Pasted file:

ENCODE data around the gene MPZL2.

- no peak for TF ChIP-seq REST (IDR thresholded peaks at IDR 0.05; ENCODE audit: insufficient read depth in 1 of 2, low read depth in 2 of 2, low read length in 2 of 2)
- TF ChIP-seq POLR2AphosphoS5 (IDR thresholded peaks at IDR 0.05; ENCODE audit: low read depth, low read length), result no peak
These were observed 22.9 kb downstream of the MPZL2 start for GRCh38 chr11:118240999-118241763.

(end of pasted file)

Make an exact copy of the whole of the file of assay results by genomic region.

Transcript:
ENCODE data around the gene MPZL2.

- no peak for TF ChIP-seq REST (IDR thresholded peaks at IDR 0.05; ENCODE audit: insufficient read depth in 1 of 2, low read depth in 2 of 2, low read length in 2 of 2)
- TF ChIP-seq POLR2AphosphoS5 (IDR thresholded peaks at IDR 0.05; ENCODE audit: low read depth, low read length), result no peak
These were observed 22.9 kb downstream of the MPZL2 start for GRCh38 chr11:118240999-118241763.